Back in '03 or '04 I was participating in a lot of online book clubs, mostly through yahoo groups. After a rather tumultuous time at the end of 2004/beginning of 2005 I had to give them up, mostly due to lack of internet access at home. (Gosh, I can't believe there was a time when I didn't have internet - or a computer that worked for that matter!) Anyhoo...it was then that I first heard of Evelyn Waugh.
As I've mentioned before, at first I thought that Mr. Waugh was a female. I remember checking Brideshead Revisited out of the library, and never even opening it. It had been selected as a monthly read by one of those online groups, and I believe that it was around the time that everything started to fall apart - or perhaps more correctly come together - and I didn't have much patience for reading anything other than my "comfort" books. So it wasn't until I picked up Scoop a few years later (2007?) that I had my first real introduction to Waugh. And Scoop was friggin awesome.
Now here's the interesting thing: Scoop and A Handful of Dust (which I read earlier this year) were very similar in style. Certainly A Handful of Dust wasn't as funny...in fact it wasn't particularly funny at all - at least not in the way that Scoop was funny - but you could tell they were written by the same author. But if you handed me Brideshead Revisited and didn't tell me who wrote it, and asked me who I thought wrote it, I wouldn't answer Evelyn Waugh. I would tell you it was written by Waugh's contemporary, my pal Anthony Powell, of A Dance to the Music of Time fame. In fact, it is so similar, I am getting things mixed up. Is Charles - the narrator - Charles Ryder, or Charles Stringham? Or is Charles Stringham Sebastian Flyte (because they are sort of similar)? Erridge or Brideshead. Julia and Jean...both older sisters of their friends, both married to morons, both having an affair with the narrator, etc. And wasn’t there someone who reminded me of Widmerpool? Oh no, that was young John Bayley in Iris. [That is completely unfair to Bayley, as it was only social awkwardness and a very slight resemblance between Hugh Bonneville and Simon Russell Beale.] I'm so confused!
Brideshead Revisited both is and is not what I was expecting. It is what I was expecting in terms of plot: it's the story I had understood would be contained in the pages. Because, you know, sometimes the story is NOT what had been promised (as in, A Handful of Dust wasn't HILLARIOUS! as promised on the cover). It was NOT what I was expecting, however, because it didn't appear to be Waugh at all...it appeared to be Powell. Now, Powell has a reputation (at least in my mind) of being very long winded, which is the opposite of Waugh. I’ve always found him pithy – to the point, without a lot of long sentences, connecting an exorbitant amount of sometimes unrelated information together will a lot of commas. Though I say that Brideshead Revisited reminds me Powell, I did not mean in this aspect. Waugh is certainly more wordy here than in his other novels I’ve read, but he has not gone too far into that comma-laden world.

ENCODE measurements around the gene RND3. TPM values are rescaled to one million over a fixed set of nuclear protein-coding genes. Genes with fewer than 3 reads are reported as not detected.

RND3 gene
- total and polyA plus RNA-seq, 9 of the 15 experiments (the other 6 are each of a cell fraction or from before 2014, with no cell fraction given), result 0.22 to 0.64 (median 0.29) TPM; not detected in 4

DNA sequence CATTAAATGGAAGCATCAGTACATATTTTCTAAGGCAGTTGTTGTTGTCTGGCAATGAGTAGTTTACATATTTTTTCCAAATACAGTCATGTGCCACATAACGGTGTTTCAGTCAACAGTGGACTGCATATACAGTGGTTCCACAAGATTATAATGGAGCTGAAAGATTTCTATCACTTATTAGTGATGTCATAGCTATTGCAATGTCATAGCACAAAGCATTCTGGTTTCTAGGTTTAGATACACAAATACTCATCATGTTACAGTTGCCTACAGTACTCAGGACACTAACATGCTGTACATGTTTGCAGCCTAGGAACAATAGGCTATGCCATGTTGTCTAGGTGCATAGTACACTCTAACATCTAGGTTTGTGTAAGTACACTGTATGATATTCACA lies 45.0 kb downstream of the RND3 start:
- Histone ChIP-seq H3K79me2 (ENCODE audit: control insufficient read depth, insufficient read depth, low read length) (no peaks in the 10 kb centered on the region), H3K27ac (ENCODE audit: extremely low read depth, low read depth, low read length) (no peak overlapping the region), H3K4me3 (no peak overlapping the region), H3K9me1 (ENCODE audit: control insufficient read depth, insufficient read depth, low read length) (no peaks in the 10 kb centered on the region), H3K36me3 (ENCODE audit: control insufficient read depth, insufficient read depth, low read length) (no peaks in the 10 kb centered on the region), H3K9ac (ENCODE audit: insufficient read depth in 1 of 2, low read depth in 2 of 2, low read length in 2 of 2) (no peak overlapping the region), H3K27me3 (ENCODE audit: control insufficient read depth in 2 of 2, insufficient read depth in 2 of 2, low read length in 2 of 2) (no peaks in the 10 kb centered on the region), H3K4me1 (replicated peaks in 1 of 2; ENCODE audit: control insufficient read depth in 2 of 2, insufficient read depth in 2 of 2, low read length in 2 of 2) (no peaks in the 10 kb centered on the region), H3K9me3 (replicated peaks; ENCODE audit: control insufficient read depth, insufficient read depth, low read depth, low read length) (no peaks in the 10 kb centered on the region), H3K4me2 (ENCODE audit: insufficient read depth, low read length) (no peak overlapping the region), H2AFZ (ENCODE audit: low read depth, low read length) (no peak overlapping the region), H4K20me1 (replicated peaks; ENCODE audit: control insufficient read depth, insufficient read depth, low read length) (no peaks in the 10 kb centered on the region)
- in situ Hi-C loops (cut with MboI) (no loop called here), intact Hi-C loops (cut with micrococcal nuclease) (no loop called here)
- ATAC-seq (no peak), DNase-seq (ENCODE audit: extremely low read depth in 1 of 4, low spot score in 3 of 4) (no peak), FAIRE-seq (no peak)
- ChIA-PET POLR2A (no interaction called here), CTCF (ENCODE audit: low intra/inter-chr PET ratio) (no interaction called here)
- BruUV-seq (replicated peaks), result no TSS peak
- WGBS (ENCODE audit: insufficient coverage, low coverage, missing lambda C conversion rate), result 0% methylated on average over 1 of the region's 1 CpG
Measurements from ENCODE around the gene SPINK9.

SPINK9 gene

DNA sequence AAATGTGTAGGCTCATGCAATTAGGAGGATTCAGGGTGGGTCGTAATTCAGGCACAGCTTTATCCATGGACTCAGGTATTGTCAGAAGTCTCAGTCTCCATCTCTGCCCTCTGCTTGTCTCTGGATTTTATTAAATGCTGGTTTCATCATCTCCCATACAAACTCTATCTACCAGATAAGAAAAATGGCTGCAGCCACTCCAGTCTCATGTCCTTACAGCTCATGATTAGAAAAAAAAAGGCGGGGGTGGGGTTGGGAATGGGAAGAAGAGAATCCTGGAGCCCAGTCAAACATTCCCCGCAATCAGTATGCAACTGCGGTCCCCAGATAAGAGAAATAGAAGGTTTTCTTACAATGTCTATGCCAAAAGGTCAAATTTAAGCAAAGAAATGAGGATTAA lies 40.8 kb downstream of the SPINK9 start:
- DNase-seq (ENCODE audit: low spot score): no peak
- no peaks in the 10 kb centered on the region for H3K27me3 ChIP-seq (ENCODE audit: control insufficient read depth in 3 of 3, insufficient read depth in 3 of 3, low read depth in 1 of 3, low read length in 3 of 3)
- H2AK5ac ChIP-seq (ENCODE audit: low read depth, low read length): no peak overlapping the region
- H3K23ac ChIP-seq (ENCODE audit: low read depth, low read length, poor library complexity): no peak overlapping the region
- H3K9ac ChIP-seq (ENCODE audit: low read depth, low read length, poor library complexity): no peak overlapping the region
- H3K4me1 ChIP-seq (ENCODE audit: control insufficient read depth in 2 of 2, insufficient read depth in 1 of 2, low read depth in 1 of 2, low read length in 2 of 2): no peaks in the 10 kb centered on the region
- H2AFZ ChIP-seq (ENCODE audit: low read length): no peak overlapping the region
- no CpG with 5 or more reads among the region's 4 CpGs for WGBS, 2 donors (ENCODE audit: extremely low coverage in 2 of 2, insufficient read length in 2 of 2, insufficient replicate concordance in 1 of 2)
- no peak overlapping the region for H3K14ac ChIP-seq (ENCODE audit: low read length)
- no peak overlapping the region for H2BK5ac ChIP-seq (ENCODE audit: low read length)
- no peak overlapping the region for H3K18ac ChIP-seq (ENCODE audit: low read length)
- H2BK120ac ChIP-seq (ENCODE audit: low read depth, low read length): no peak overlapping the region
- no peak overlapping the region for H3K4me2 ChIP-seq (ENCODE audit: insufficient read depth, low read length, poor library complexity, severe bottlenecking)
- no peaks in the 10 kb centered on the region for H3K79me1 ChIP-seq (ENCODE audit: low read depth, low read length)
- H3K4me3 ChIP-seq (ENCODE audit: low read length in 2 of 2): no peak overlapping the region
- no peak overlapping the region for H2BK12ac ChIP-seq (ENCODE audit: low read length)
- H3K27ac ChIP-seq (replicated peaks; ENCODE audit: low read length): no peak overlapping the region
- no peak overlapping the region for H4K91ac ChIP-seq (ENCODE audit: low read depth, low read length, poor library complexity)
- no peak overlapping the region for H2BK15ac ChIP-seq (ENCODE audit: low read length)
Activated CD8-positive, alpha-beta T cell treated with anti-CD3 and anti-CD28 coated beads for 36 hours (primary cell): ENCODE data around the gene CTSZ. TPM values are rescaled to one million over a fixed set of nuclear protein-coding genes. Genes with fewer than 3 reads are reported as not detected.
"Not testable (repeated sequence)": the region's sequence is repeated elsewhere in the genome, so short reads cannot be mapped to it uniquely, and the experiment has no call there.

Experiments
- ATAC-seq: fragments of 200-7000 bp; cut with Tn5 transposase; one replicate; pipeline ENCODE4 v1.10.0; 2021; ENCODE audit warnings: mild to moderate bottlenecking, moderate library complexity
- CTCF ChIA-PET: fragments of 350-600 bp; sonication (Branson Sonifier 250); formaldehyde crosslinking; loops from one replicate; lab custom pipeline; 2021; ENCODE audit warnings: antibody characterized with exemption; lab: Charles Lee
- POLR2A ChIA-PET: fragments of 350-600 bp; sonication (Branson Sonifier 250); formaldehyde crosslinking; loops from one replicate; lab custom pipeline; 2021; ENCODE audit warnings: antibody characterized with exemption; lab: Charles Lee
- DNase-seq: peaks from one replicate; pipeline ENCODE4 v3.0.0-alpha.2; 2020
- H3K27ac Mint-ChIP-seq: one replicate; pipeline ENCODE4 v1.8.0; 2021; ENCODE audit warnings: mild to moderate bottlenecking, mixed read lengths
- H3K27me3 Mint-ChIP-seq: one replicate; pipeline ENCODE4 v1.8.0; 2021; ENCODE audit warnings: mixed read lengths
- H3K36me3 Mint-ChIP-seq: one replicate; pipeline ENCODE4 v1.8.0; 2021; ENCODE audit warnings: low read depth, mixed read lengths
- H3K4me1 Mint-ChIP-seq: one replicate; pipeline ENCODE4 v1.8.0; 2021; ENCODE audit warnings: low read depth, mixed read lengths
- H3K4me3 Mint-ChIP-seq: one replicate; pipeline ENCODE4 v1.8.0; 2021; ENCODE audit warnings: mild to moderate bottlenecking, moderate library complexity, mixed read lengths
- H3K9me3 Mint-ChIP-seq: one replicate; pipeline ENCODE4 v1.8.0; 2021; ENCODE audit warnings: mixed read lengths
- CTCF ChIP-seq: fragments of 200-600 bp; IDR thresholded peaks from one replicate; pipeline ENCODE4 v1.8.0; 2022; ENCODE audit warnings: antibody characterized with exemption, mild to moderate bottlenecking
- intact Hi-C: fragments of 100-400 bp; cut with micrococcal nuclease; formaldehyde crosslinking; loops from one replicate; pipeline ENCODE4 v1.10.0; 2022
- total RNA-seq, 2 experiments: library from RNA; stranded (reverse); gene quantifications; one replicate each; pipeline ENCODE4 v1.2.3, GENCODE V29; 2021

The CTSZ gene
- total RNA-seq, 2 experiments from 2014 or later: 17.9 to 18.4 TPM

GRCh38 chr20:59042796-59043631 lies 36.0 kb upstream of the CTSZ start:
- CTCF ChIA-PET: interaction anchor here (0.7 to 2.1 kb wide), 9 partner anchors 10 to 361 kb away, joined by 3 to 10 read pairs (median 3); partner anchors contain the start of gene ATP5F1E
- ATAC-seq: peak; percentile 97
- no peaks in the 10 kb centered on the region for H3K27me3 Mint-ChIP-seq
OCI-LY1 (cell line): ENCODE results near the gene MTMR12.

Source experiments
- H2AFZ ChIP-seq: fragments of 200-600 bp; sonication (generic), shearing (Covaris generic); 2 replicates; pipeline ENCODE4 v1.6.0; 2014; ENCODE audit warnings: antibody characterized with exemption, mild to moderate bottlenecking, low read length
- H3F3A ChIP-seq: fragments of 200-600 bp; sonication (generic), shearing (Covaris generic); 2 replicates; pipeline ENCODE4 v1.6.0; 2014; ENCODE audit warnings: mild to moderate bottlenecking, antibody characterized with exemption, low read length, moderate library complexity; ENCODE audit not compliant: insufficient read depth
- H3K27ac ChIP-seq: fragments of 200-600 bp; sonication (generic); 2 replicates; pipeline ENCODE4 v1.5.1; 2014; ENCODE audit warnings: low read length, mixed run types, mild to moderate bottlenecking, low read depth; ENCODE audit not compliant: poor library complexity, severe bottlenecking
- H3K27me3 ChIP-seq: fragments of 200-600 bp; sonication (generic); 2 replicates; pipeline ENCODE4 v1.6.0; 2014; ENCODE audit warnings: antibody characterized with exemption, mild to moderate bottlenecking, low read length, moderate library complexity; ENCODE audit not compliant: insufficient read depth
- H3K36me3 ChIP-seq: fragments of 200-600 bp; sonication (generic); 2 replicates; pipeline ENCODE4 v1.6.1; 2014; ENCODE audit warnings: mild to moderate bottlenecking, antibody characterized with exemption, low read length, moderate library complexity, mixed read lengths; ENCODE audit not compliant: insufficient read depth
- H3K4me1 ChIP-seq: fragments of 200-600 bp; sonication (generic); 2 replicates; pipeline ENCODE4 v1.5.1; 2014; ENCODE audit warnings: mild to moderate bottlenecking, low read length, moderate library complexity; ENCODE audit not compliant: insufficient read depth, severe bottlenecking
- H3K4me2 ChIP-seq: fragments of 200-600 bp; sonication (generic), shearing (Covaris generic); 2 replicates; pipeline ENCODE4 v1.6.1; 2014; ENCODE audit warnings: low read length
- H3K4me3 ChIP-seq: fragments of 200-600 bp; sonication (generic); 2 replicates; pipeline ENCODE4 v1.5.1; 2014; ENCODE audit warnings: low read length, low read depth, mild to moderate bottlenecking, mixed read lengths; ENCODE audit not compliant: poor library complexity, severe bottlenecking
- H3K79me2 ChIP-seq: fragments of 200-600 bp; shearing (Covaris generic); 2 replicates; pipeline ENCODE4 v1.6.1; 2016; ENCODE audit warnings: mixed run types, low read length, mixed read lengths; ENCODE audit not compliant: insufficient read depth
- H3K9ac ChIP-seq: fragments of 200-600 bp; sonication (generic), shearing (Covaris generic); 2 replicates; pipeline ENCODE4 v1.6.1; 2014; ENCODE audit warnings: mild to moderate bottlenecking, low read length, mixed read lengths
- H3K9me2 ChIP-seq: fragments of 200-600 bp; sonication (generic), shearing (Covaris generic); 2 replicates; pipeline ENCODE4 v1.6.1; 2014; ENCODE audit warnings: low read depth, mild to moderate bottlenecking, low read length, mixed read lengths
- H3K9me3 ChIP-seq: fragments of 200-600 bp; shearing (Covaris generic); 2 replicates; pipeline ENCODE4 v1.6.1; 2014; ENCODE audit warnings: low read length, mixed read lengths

The way in which he resembles Powell here is in the characters and the world they inhabit. It’s the circle of the respectable British middle class and low-hanging, decaying nobility. The narrator is slightly more involved, however, here than in Dance. There are differences, of course. The Marchmain clan are Catholic, which causes all of the problems around which the plot centers. Oh yes – and there really is a plot here, again as opposed to Dance, which is just the long story of life.
Last year (was it last year?) a film adaptation of Brideshead was released. I had wanted to see it at the time, but of course didn’t, so I had it in my Netflix queue. I have issues with novel adaptations: do you read the book first, or see the movie? I have traditionally seen the movie, because when I do it the other way around, I am completely uninterested in the film and either (1) fall asleep; or (2) start doing something else and forget that I was even watching it. So typically if I read the book first (especially if it had been a recent reading), I should just forget about watching the film. Anyhoo – Brideshead was in my queue, slowly creeping its way to the top, but after finishing the novel I removed it. I had heard rumblings that the film became more of a condemnation of Catholicism, as in: look at the bad things that happen to this family because they were Catholic! There isn’t a happy ending because of it! How terrible! Which of course isn’t the point of the book at all. In fact, it’s pretty much the opposite. Despite his agnosticism throughout the book, in the end Charles has a mini-conversion. He doesn’t go out and convert – at least that isn’t said that he does – but he seems to get it in the end. The old Charles would have said to Julia, “What do you mean we can’t get married? This is ridiculous. All for that silly superstition?” But the new Charles simply agrees. Maybe I’m wrong about the film though – I don’t know. Now that I’m distanced from the book by a few weeks, I think maybe I should add it back on the queue. Anyone seen it?
This was the last Waugh off of the Modern Library list, which I am finally winding down (only 20 left!). I have to say thanks to the ML list editors for this recommendation - I don't know that I would have ever picked him up otherwise. That's what makes these lists worth bothering about...discoveries like this. And though I'm done with the Waugh on the list, I know in the coming years I will seek him out again and again, both to read new and to re-read. I'm not sure if Brideshead will be one that I will reread any time soon, but it was a good book, and one I'm not disappointed that I spent the time to read.